Burma’s opposition leader Aung San Suu Kyi promised that if elected, her National League for Democracy (NLD) party would prioritise the consolidation of a “solid” ceasefire agreement among armed groups involved in the country’s ongoing civil war, and would stand by its promise to convene a ‘Second Panglong Conference’.
Speaking at an NLD rally on Sunday in Hopone, southern Shan State, a town just 50 kilometres from Panglong [Pinlon], Suu Kyi said, “I am confident to say that if the National League for Democracy becomes government, we will prioritise the peace process and dialogue, and immediately work on it.
“The call for a Second Panglong Conference was first made by us when I was released from custody in 2010 – although the term ‘Second Panglong’ was not coined by the NLD … but by the Zomi National Congress,” she told a crowd.
“[After discussions] the NLD accepted the responsibility of leading a campaign for this. We delightfully accepted the responsibility as an honour, but to date still have no authority to act on facilitating this.
“In order to enact a Second Panglong Conference we must bring about peace based on the true Panglong spirit, and we must have the power to act as a government. Therefore, the desire for peace plays a major factor in our participation in the [8 November] general election.”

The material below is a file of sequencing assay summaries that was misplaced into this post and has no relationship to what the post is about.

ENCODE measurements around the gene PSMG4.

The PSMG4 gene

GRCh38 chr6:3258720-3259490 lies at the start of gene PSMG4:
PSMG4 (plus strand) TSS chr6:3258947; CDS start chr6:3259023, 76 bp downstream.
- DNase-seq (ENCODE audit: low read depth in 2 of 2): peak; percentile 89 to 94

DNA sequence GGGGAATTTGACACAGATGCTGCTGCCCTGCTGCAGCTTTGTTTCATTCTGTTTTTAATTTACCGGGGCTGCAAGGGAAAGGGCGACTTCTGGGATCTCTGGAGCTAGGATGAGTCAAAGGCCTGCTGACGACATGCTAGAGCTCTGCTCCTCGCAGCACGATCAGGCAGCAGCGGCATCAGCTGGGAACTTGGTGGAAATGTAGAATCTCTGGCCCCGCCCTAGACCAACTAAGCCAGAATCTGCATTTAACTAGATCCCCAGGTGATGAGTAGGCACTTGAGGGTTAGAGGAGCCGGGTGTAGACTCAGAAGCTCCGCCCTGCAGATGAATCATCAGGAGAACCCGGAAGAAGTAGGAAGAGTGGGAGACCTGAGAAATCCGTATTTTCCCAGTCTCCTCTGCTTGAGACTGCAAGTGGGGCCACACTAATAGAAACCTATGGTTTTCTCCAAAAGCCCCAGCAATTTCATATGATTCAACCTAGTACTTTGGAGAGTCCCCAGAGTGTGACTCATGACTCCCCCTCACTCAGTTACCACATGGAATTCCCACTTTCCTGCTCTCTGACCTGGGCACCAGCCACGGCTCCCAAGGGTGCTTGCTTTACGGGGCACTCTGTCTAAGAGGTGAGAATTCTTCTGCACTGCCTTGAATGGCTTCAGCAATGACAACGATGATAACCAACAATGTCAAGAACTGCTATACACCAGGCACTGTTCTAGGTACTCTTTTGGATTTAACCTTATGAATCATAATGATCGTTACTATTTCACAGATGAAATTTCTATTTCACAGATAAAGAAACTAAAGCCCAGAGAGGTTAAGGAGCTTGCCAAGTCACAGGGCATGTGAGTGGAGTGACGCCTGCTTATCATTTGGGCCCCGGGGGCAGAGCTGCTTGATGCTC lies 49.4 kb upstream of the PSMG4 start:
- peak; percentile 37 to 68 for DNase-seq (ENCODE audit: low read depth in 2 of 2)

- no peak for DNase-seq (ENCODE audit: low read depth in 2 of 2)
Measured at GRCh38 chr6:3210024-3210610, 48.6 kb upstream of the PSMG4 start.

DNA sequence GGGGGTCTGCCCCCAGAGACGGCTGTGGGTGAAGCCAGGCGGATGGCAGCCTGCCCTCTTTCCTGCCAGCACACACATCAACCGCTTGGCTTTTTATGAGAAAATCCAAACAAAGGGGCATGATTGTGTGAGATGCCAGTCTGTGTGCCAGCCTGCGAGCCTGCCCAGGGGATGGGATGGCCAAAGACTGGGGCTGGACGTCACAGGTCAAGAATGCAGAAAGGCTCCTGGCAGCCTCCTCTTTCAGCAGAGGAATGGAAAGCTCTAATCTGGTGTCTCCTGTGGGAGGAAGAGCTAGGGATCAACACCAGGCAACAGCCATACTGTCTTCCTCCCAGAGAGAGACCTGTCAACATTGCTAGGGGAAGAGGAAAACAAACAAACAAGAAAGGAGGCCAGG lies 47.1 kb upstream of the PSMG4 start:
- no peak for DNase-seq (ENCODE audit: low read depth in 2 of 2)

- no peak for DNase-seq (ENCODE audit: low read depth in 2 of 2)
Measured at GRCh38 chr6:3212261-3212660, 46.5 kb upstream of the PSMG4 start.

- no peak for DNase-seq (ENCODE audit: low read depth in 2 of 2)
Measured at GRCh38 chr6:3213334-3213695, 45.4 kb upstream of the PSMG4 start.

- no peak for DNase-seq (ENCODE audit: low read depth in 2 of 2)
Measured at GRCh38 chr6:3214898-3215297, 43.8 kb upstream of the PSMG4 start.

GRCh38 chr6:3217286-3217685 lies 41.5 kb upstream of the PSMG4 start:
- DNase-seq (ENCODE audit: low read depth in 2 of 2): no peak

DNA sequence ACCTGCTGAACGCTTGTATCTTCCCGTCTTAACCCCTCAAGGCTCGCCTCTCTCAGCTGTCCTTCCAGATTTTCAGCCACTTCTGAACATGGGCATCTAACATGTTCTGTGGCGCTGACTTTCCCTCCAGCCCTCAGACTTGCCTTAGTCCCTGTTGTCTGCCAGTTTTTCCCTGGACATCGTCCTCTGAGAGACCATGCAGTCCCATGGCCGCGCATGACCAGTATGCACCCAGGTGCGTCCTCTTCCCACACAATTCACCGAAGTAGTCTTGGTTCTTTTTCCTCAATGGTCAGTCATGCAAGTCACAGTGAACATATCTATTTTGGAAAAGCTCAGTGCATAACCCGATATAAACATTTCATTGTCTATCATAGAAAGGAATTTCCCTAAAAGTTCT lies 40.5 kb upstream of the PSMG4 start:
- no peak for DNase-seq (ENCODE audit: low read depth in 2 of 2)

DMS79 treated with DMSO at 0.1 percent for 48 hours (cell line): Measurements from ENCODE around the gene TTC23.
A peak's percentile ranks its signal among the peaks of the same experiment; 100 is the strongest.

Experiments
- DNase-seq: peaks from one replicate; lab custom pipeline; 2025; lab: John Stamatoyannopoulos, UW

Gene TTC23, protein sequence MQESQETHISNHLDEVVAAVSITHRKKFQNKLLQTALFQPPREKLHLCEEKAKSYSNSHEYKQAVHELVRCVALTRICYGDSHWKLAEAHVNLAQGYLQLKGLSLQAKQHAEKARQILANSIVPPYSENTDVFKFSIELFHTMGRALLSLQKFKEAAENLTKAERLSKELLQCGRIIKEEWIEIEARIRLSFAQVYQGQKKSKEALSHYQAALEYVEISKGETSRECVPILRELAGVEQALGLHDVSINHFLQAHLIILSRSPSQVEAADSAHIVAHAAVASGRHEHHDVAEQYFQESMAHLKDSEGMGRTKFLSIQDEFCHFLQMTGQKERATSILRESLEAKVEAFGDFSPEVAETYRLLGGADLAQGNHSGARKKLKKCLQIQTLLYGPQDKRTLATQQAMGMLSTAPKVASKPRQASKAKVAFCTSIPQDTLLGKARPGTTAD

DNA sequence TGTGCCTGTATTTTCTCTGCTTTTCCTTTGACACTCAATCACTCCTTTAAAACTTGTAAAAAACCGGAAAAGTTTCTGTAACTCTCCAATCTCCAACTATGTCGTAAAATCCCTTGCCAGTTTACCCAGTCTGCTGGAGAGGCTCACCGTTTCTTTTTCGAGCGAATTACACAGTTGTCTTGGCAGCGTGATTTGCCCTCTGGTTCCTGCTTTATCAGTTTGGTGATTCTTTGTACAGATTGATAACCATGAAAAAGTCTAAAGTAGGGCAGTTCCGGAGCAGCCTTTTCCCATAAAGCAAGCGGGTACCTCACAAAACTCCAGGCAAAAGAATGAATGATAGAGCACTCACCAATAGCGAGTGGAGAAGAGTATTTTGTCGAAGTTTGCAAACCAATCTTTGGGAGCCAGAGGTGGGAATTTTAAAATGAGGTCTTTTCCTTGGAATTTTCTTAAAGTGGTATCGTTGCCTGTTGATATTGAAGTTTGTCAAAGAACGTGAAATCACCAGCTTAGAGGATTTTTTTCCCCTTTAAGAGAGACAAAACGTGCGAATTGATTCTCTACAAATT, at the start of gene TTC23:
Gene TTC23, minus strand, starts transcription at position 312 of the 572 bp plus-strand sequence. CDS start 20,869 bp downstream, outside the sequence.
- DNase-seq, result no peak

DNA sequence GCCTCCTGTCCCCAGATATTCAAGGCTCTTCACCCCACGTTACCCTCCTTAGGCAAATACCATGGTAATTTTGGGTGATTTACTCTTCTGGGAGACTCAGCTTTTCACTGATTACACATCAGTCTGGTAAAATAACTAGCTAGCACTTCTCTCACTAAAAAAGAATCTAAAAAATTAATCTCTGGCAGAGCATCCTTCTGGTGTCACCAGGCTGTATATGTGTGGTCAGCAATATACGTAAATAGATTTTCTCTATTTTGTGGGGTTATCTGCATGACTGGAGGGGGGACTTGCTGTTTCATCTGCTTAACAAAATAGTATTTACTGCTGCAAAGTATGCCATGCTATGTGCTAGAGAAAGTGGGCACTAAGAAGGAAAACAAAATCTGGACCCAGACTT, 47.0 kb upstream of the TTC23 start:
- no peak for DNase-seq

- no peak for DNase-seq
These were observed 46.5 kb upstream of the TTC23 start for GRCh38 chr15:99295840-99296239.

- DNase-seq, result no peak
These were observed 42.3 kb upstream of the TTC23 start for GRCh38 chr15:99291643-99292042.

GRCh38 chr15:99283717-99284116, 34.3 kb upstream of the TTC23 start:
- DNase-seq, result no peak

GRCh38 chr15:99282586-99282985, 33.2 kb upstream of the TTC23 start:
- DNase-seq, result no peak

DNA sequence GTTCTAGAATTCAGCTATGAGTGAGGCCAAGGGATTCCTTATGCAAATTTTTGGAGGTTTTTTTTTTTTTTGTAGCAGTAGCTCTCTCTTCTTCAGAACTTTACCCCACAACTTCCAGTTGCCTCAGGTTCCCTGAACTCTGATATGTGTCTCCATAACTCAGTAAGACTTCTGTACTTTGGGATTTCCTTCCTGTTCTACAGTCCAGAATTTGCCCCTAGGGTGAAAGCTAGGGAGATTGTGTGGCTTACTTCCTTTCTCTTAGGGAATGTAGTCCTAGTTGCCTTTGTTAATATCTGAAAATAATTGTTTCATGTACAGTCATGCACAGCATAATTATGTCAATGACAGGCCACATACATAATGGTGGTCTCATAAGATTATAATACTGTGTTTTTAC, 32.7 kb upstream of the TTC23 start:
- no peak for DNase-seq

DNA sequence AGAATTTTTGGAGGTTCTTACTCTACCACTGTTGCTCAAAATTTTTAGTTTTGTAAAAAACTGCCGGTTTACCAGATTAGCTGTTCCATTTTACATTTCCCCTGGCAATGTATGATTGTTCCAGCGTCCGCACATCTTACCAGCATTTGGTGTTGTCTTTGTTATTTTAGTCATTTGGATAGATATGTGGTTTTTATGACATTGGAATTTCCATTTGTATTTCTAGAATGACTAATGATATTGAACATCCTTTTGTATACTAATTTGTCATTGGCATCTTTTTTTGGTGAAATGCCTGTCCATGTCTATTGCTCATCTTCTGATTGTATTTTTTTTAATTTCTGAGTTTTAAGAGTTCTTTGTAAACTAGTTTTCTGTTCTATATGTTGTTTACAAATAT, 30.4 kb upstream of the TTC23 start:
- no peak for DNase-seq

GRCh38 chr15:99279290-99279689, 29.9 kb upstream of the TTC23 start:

The original Panglong Conference was held in 1947, involving Suu Kyi’s father, independence hero Aung San, who represented the central government, and leaders from the Shan, Kachin and Chin ethnic groups. A subsequent agreement pledged “Full autonomy in internal administration for the Frontier Areas”, but was never implemented by the Rangoon government after it took power, leading to ethnic resentment and accusations of betrayal, and subsequently decades of civil war.
The current round of ceasefire talks involves up to 17 ethnic armed groups and the Burmese government; one of the major provisions on the table is the establishment of federalism across the country.
“There are ongoing talks aimed at bringing about a ceasefire and we want them to succeed,” the NLD leader said on Sunday. “We would like to see a solid ceasefire agreement acceptable to all ethnic groups. This is the honest intention of our party. We wish a solid ceasefire agreement that looks to build unity among all ethnicities, but it must be a solid one. Otherwise it would be pointless to have an agreement that is signed today that breaks down the day after.”
Before speaking in Hopone, Suu Kyi had also addressed a crowd of mostly ethnic people in the Shan town of Hsipaw the day before, as part of what the NLD is calling a “Voter Education Tour”. The campaign period for Burma’s November election is due to begin tomorrow, 8 September.
Read more on Burma’s ceasefire negotiations